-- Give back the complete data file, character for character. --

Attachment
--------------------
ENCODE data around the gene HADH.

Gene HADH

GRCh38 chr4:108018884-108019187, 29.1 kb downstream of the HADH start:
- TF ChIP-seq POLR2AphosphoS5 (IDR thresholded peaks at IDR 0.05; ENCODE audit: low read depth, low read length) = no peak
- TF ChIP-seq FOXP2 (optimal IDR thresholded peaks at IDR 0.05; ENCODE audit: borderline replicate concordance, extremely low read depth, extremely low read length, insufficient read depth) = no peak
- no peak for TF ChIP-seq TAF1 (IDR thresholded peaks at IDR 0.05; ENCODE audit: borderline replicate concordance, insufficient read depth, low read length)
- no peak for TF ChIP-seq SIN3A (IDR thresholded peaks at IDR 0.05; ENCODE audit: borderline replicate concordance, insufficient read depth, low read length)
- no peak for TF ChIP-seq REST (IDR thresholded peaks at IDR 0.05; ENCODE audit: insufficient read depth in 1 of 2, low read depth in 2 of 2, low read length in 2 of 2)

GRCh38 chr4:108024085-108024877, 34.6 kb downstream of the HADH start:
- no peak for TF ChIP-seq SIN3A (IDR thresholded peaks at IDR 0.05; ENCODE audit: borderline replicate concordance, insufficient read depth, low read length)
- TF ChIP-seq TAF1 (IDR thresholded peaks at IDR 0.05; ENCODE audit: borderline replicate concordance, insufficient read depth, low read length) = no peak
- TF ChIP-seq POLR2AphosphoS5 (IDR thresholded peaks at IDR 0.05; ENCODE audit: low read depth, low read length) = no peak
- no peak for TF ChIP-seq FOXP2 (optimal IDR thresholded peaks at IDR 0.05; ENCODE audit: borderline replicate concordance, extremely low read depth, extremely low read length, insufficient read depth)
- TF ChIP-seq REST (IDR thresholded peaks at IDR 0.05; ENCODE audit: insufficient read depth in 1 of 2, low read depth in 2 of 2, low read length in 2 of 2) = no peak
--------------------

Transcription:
ENCODE data around the gene HADH.

Gene HADH

GRCh38 chr4:108018884-108019187, 29.1 kb downstream of the HADH start:
- TF ChIP-seq POLR2AphosphoS5 (IDR thresholded peaks at IDR 0.05; ENCODE audit: low read depth, low read length) = no peak
- TF ChIP-seq FOXP2 (optimal IDR thresholded peaks at IDR 0.05; ENCODE audit: borderline replicate concordance, extremely low read depth, extremely low read length, insufficient read depth) = no peak
- no peak for TF ChIP-seq TAF1 (IDR thresholded peaks at IDR 0.05; ENCODE audit: borderline replicate concordance, insufficient read depth, low read length)
- no peak for TF ChIP-seq SIN3A (IDR thresholded peaks at IDR 0.05; ENCODE audit: borderline replicate concordance, insufficient read depth, low read length)
- no peak for TF ChIP-seq REST (IDR thresholded peaks at IDR 0.05; ENCODE audit: insufficient read depth in 1 of 2, low read depth in 2 of 2, low read length in 2 of 2)

GRCh38 chr4:108024085-108024877, 34.6 kb downstream of the HADH start:
- no peak for TF ChIP-seq SIN3A (IDR thresholded peaks at IDR 0.05; ENCODE audit: borderline replicate concordance, insufficient read depth, low read length)
- TF ChIP-seq TAF1 (IDR thresholded peaks at IDR 0.05; ENCODE audit: borderline replicate concordance, insufficient read depth, low read length) = no peak
- TF ChIP-seq POLR2AphosphoS5 (IDR thresholded peaks at IDR 0.05; ENCODE audit: low read depth, low read length) = no peak
- no peak for TF ChIP-seq FOXP2 (optimal IDR thresholded peaks at IDR 0.05; ENCODE audit: borderline replicate concordance, extremely low read depth, extremely low read length, insufficient read depth)
- TF ChIP-seq REST (IDR thresholded peaks at IDR 0.05; ENCODE audit: insufficient read depth in 1 of 2, low read depth in 2 of 2, low read length in 2 of 2) = no peak